The Netware network operating system, Novell Inc.’s core product, has a market share of nearly 70 percent. When you consider this penetration was achieved competing against such giants as I.B.M. and Microsoft, Novell’s record is remarkable indeed. Its success has been due in no small part to its cultivation and nourishment of a 25,000-strong reseller channel. Channel management, as Lawrence M. Fisher, a technology writer for The New York Times, explains, is a fundamental issue to any enterprise in today’s competitive environment. And Novell is the classic case study.
Training is the secret to the success of Novell’s reseller channel, an integral part of a strategy that says the more people who understand the Netware product, the more people will use it. Starting in-house the traditional way, Novell by 1988 owned 16 education centers in the U.S., with 32 instructors who were training 3,000 students annually. However, a six-month backlog inspired Novell to team up with third-party organizations, and today there are 1,400 Novell Authorized Education Centers around the world employing 3,300 certified Novell instructors. In 1995, they trained 600,000 students.
Authorized Resellers began to spread out across the world in a way, as Mr. Fisher puts it, that owes “substantially more to McDonald’s than to the International Business Machines Corporation.” Seeking greater commitment from its reseller network as competition intensified and its product line became more complex, Novell introduced Gold Resellers and Platinum Resellers, each higher tier producing more incentive to sell Netware. As it turned out, when resellers move up the ladder, they start making more income from network design, service and support than they do from product sales. This has leveraged the reseller channel to an even more sophisticated level. Soon Novell’s product line will extend beyond personal computers and servers to new network applications. As Microsoft, and now Netscape, bite at its heels, Novell will more than ever need to keep its channel in good working order, and its commitment to training will be vital.
Sometimes there is a fine line between best practices and simply making a virtue of necessity. Novell Inc. had little choice but to create a new sales channel when it produced the first popular program for personal computer networks. But the company's steady management, promotion and evolution of that channel have maintained its resellers as a strategic asset for more than a dozen years.
Novell has more than 25,000 resellers worldwide, which run the gamut from mom-and-pop consulting shops to mass-market discounters, like Egghead Software, and sophisticated systems integrators, like Electronic Data Systems. Together they form a formidable force, one no competitor has been able to equal, and one that has pushed Novell's core product, the Netware network operating system, to a market share of nearly 70 percent.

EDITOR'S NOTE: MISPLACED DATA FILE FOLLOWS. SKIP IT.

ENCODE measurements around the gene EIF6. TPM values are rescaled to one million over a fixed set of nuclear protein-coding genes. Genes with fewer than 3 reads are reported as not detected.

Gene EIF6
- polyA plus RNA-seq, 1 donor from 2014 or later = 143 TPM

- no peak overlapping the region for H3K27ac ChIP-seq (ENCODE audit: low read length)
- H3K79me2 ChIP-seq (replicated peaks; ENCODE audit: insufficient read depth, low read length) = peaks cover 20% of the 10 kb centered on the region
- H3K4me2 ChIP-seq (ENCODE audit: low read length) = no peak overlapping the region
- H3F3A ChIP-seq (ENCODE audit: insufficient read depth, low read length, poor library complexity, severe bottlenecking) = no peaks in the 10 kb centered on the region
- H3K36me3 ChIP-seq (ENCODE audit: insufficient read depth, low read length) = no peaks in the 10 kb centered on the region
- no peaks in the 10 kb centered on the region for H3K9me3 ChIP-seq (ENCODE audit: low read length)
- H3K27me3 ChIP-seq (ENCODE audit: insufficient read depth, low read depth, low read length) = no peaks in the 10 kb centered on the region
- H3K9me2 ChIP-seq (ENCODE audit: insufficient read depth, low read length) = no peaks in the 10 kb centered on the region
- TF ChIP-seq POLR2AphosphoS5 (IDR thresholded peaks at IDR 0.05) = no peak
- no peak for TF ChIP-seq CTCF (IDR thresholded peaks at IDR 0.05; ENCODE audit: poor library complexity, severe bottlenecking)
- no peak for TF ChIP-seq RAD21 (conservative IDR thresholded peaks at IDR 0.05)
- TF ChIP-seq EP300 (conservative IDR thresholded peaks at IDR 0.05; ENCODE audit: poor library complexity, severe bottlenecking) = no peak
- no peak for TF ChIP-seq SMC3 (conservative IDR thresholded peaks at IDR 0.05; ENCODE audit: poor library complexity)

Illustration by David Smith
To be sure, one best practice does not guarantee success, and Novell has made its share of missteps, most notably the ill-conceived acquisition two years ago of WordPerfect and Unix Systems Labs. Those companies, since divested, were aimed at competing head-on with the Microsoft Corporation across a broad product line, but instead diverted management attention and, perhaps most important, failed to leverage Novell's reseller channel. But the power of that channel sustained Novell during this rocky period, and sales of Netware continued to grow.
The channel "continues to be a strategic advantage for Novell in the marketplace," said Jamie Lewis, a former Novell executive, now president of the Burton Group, a market research firm specializing in computer networking. "It constitutes the momentum that continues to carry Novell, pumping close to 200,000 copies of Netware into the market every quarter."
Novell's canny use of the reseller channel enabled it to compete with giants like I.B.M. in its youth and win, and has allowed it to stave off repeated assaults from Microsoft over the past decade. Novell has not always been the technology leader in network computing--in such a volatile field, no one keeps that role for very long--but the strength of the channel has kept it the market leader.
Few companies will have the historic opportunity Novell had to create a new market and a channel to fill it, but channel management is a fundamental issue to any enterprise in today's competitive environment. Regardless of their products or markets, companies that need to trim their cost of sales while maintaining quality service for their customers can find lessons well learned in Novell's care and feeding of the reseller channel.